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Our holidays are ours – its the CEBR that needs some time off

A report by the Centre for Economics and Business Research informs us that our Easter weekend is too expensive and that we need to work harder. The report is a sham, the arguments intentionally incorrect and the only possible response is derision.

The Centre for Economics and Business Research is, apparently, a ‘respected’ think tank. Today it has a simple message for families across the country who are enjoying a day off on Easter Monday – get back to work you decadent dogs! How dare you take time off from working the longest hours in Europe to spend time on your own lives and with your loved ones! It’s costing  the UK economy twelvty pounds.

OK, they didn’t actually say it was going to cost the economy twelvty pounds but (with apologies to Tubbs from The League of Gentlemen) I thought that since they were making up numbers I’d do the same. The actual number they would have us believe the Easter Bank Holiday is costing ‘us’ is “£4.7bn”. Now, they preface this startling information by mentioning that this is their “rough and ready calculation”. The first response to that must surely be that if this ‘think tank’ is ‘respected’ then we’d expect something more than makey-uppy opinion pieces. If the calculation is ‘rough and ready’ then it presumably hasn’t bothered to look at the ‘counterfactuals’ – i.e. what economic boost do we lose if we don’t have the holidays? Has Scotland been barking up the wrong tree trying to develop a tourism industry? Should we shut it all down and stack shelves for all those extra days instead? (Or, as I suspect, does the CEBR believe that holidays are for ‘other people’ like the foreign super-rich?).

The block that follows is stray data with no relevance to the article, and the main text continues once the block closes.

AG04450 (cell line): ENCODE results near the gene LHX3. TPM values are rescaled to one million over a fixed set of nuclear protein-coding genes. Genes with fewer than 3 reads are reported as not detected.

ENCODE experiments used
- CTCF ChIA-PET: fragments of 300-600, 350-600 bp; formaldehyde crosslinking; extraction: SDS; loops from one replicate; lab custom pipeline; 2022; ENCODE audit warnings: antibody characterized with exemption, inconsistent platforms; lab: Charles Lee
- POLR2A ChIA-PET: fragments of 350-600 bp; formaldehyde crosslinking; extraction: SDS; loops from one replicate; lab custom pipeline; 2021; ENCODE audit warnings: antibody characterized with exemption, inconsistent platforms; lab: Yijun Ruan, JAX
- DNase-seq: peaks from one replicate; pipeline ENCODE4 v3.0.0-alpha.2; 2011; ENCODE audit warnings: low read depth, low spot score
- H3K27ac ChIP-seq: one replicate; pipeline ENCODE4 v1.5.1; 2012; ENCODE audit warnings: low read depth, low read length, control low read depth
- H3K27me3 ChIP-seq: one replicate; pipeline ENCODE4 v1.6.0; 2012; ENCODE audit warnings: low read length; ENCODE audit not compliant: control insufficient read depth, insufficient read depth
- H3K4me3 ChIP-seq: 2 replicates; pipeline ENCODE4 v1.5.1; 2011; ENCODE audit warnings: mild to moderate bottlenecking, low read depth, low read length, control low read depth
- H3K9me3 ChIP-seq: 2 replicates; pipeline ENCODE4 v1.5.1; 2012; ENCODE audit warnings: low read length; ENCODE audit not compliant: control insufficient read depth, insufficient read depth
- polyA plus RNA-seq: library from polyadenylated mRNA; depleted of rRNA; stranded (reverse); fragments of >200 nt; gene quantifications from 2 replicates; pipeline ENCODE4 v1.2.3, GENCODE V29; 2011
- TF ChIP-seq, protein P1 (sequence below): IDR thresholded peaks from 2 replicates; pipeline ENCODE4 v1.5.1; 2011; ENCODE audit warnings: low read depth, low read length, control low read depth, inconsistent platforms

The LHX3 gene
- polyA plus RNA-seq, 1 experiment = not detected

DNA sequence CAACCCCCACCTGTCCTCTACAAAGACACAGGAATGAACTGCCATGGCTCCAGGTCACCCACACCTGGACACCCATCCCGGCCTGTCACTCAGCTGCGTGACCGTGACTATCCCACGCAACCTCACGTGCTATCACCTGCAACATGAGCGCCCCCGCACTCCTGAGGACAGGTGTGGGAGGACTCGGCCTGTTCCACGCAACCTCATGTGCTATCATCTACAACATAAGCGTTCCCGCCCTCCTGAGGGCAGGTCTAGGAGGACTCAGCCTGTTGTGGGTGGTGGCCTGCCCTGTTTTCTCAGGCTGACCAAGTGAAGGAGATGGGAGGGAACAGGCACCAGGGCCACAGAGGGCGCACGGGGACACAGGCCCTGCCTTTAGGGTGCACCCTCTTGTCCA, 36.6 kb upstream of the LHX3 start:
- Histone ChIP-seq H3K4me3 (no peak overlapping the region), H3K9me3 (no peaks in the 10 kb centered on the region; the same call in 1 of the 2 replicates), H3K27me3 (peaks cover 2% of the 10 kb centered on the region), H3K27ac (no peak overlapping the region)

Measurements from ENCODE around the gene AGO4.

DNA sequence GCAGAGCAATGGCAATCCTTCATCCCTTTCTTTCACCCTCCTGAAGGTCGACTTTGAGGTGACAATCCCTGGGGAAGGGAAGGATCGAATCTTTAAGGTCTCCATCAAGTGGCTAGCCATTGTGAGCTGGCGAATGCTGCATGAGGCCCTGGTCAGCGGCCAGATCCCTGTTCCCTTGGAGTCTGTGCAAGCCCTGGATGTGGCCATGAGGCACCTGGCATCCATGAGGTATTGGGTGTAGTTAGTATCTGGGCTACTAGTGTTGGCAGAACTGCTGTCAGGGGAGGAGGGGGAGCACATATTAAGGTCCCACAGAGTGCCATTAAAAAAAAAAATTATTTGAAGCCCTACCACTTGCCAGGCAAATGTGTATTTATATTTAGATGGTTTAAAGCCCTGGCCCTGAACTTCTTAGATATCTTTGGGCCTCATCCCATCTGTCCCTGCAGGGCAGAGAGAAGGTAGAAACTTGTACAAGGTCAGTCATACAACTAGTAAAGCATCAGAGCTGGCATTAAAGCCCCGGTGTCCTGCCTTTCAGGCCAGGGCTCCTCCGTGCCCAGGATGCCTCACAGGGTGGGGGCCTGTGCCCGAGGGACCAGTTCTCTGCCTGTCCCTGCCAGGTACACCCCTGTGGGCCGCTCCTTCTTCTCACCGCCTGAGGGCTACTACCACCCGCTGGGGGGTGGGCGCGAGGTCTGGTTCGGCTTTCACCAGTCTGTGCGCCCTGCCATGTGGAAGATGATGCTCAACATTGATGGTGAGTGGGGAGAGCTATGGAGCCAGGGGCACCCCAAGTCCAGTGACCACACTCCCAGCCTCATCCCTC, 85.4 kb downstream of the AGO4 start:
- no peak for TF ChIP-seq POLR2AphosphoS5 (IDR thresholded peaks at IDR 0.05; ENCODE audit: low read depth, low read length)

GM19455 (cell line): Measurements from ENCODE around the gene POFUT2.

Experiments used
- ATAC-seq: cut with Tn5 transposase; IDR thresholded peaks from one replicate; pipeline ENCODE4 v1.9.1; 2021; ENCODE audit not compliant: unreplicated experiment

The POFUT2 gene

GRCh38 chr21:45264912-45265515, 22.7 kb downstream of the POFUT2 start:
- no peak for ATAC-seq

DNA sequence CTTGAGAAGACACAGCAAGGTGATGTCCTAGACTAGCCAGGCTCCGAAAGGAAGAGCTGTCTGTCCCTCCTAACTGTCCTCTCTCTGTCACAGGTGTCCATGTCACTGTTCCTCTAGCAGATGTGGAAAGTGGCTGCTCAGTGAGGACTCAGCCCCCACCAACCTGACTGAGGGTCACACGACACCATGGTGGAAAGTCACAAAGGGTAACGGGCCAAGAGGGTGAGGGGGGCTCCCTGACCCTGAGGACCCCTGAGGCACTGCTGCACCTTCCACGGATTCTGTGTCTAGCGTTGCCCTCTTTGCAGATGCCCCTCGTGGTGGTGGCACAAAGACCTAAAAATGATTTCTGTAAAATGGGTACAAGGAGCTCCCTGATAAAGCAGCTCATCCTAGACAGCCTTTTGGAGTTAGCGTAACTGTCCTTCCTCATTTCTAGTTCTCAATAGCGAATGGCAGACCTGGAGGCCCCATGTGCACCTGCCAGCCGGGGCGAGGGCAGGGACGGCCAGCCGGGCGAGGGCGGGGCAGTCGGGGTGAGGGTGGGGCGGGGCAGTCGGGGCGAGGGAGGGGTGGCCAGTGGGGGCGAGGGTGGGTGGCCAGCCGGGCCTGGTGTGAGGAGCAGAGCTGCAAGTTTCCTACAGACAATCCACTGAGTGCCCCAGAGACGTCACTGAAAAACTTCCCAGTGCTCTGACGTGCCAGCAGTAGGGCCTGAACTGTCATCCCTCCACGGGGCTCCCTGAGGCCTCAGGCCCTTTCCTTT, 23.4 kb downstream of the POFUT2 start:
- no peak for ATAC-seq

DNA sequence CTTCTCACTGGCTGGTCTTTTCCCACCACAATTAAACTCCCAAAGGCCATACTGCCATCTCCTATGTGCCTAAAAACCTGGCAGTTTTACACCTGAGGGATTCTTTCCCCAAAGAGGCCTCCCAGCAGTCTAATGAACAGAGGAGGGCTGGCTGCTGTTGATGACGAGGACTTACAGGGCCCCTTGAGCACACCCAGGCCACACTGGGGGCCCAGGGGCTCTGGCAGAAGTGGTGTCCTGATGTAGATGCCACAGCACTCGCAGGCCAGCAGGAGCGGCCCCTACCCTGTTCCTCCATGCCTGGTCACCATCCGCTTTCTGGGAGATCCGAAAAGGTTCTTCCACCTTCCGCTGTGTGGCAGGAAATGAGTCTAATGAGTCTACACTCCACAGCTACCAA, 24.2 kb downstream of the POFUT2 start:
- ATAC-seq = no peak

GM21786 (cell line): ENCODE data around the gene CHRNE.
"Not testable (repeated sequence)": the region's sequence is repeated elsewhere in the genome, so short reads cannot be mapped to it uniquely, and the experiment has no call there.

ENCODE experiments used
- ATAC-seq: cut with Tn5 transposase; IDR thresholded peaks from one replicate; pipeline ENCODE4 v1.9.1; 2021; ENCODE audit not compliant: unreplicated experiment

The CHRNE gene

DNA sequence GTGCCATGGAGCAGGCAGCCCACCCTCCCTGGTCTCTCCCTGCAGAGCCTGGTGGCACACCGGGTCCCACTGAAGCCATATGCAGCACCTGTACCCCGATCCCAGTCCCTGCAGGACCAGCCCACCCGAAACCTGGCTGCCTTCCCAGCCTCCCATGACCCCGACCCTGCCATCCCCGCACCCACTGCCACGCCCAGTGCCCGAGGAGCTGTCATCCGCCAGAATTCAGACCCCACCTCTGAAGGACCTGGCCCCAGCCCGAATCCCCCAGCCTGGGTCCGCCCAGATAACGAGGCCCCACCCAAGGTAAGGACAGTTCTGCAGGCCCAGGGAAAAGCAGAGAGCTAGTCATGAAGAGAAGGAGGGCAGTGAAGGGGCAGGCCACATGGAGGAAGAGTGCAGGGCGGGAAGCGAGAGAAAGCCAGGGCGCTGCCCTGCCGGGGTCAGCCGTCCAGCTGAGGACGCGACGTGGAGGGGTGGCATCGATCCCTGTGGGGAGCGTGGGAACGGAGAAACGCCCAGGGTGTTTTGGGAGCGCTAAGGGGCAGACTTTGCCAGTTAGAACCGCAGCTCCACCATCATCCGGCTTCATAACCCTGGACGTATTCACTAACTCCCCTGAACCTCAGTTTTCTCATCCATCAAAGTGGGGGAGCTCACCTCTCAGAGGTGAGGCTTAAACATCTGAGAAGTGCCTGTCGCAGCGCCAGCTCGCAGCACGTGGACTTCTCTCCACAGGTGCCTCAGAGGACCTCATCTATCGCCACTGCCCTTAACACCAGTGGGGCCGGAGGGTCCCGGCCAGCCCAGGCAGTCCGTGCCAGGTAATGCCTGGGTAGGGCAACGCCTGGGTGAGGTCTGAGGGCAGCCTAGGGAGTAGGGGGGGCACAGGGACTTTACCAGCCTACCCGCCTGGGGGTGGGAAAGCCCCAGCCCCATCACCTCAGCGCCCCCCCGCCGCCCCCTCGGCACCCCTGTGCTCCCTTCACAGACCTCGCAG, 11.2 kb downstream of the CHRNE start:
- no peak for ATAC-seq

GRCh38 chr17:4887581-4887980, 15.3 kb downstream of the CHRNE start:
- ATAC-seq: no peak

Has it simply assumed an endlessly flexible demand in the economy? I would assume that the ‘rough and ready’ number must include a proportionate increase in sales from all businesses – if every business was open ten extra days then it would sell ten extra days worth of goods. Great, in the CEBR conception of economics all we need to do to gain immediate growth is ban weekends and work towards never sleeping again. All those extra hours will just keep increasing demand indefinitely, growth will rise inexorably and we are getting close to the real dream of these ideologues – an economy that doesn’t even need people in it at all.

This seems to be the real goal of the kinds of nutters who put this stuff out. If only we could devise an economic theory in which we don’t need anyone to buy anything, we just need people to work work work and then things will just buy themselves. Working 14-hour days? No weekends off? Don’t worry that you won’t have time to go to the supermarket because the supermarkets are packed with abstract economic entities buying theoretical products in volumes entirely proportionate to the imagination of the boss class. Oh, wait a minute, such a theory already exists, and it has been underpinning economic strategies all the way into the gutter in which we currently find ourselves.